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JAMA Dermatol. 2018 Dec 1;154(12):1424-1431. doi: 10.1001/jamadermatol.2018.3679.

Association of APOA5 and APOC3 Genetic Polymorphisms With Severity of Hypertriglyceridemia in Patients With Cutaneous T-Cell Lymphoma Treated With Bexarotene.

Author information

Cardiovascular Risk Unit, Hospital Universitari de Bellvitge, IDIBELL, Barcelona, Spain.
Clinical Genetics Laboratory, Hospital Universitari de Bellvitge, IDIBELL, Barcelona, Spain.
Dermatology Department, Hospital Universitari de Bellvitge, IDIBELL, Barcelona, Spain.
Dermatology Department, Hospital Universitario Nuestra Señora de la Candelaria, Santa Cruz de Tenerife, Spain.
Dermatology Department, Complejo Hospitalario Universitario Insular Materno-Infantil, Las Palmas de Gran Canaria, Spain.
Dermatology Department, Hospital Universitario Virgen del Rocio, Sevilla, Spain.
Dermatology Department, Hospital General Universitario de Valencia, Valencia, Spain.
Dermatology Department, Hospital Clínic, IDIBAPS, Barcelona, Spain.
Dermatology Department, Hospital Universitario de Basurto, Bilbao, Spain.
Dermatology Department, Hospital del Mar, IMIM, Barcelona, Spain.
Dermatology Department, Hospital Universitario de Salamanca, Salamanca, Spain.
Dermatology Department, Hospital Nuestra Señora del Prado, Talavera, Spain.
Dermatology Department, Hospital Arnau de Vilanova, Lleida, Spain.
Dermatology Department, Hospital Universitario 12 de Octubre, Institute i+12, CIBERONC, Medical School, University Complutense, Madrid, Spain.



Hypertriglyceridemia is the most frequent and limiting adverse effect of bexarotene therapy in cutaneous T-cell lymphoma (CTCL). Despite standard prophylactic measures, there is a wide variability in the severity of this complication, which could be associated with both genetic and environmental factors.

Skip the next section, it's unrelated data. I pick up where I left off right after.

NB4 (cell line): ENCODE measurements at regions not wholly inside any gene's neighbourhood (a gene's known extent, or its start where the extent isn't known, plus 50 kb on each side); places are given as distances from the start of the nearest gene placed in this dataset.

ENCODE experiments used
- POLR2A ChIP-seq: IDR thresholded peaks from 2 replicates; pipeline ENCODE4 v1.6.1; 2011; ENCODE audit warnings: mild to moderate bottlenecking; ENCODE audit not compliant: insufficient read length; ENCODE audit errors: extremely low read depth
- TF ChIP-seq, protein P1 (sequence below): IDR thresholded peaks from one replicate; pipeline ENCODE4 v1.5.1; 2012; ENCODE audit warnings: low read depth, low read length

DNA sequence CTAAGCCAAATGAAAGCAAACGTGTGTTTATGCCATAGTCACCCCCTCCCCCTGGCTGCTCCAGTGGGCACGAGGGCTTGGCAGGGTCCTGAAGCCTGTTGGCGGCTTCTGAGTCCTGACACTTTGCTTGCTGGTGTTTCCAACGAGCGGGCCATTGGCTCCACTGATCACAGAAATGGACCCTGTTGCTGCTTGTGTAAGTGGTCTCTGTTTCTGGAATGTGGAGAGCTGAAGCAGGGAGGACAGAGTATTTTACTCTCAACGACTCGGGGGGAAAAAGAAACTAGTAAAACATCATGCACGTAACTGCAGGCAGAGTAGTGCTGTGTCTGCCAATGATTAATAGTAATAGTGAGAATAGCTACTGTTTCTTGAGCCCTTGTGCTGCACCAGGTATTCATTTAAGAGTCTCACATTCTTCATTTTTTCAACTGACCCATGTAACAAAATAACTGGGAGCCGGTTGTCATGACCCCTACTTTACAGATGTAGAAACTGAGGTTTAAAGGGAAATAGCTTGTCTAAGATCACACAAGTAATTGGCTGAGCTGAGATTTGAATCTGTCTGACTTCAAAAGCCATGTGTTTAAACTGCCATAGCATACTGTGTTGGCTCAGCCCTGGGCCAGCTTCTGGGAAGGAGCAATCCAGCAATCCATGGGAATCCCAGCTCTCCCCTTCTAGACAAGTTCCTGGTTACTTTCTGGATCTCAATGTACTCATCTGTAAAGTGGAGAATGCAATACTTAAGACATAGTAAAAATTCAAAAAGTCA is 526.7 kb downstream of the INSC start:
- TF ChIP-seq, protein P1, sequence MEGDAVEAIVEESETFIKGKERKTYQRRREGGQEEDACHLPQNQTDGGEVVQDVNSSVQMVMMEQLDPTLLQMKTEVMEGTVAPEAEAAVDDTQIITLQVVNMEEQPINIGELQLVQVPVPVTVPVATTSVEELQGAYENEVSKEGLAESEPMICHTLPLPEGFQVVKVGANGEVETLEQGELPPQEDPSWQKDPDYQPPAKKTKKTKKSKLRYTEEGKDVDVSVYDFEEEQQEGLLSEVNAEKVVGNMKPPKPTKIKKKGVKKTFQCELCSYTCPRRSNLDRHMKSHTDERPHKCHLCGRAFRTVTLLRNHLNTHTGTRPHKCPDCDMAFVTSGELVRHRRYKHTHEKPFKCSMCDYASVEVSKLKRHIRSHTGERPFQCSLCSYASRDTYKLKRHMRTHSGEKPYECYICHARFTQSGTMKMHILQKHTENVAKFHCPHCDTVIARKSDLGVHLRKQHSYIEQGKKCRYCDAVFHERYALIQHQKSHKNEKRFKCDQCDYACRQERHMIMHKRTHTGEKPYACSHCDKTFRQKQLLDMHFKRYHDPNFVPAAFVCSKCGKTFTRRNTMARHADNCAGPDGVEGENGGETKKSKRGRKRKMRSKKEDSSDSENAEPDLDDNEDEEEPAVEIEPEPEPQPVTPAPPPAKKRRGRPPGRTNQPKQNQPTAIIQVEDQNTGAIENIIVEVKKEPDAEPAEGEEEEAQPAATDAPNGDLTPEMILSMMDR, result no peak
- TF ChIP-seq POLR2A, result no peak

To analyze the association between genetic polymorphisms of apolipoprotein genes APOA5, APOC3, and APOE and the severity of hypertriglyceridemia during bexarotene therapy and to optimize patient selection for bexarotene therapy based on adverse effect profile.

Design, Setting, and Participants:

This case series study was conducted in 12 university referral hospitals in Spain from September 17, 2014, to February 6, 2015. One hundred twenty-five patients with a confirmed diagnosis of CTCL who had received bexarotene therapy for at least 3 months were enrolled. Nine patients were excluded owing to missing analytic triglyceride level data, leaving a study group of 116 patients. Data on demographic and cardiovascular risk factor were collected, and a complete blood analysis, including lipid profile and genetic analysis from a saliva sample, was performed.

Main Outcomes and Measures:

Primary outcomes were the maximal triglyceride levels reported in association with the minor alleles of the polymorphisms studied.


Among 116 patients, the mean (SD) age was 61.2 (14.7) years, 69 (59.5%) were men, and 85 (73.2%) had mycosis fungoides, the most prevalent form of CTCL. During bexarotene therapy, 96 patients (82.7%) experienced hypertriglyceridemia, which was severe or extreme in 8 of these patients (8.3%). Patients who carried minor alleles of the polymorphisms did not show significant differences in baseline triglyceride concentrations. After bexarotene treatment, carriers of at least 1 of the 2 minor alleles of APOA5 c.-1131T>C and APOC3 c.*40C>G showed lower levels of triglycerides than noncarriers (mean [SD], 241.59 [169.91] vs 330.97 [169.03] mg/dL, respectively; P = .02).

Conclusions and Relevance:

These results indicate that the screening of APOA5 and APOC3 genotypes may be useful to estimate changes in triglyceride concentrations during bexarotene treatment in patients with CTCL and also to identify the best candidates for bexarotene therapy based on the expected adverse effect profile.

[Indexed for MEDLINE]
Free PMC Article

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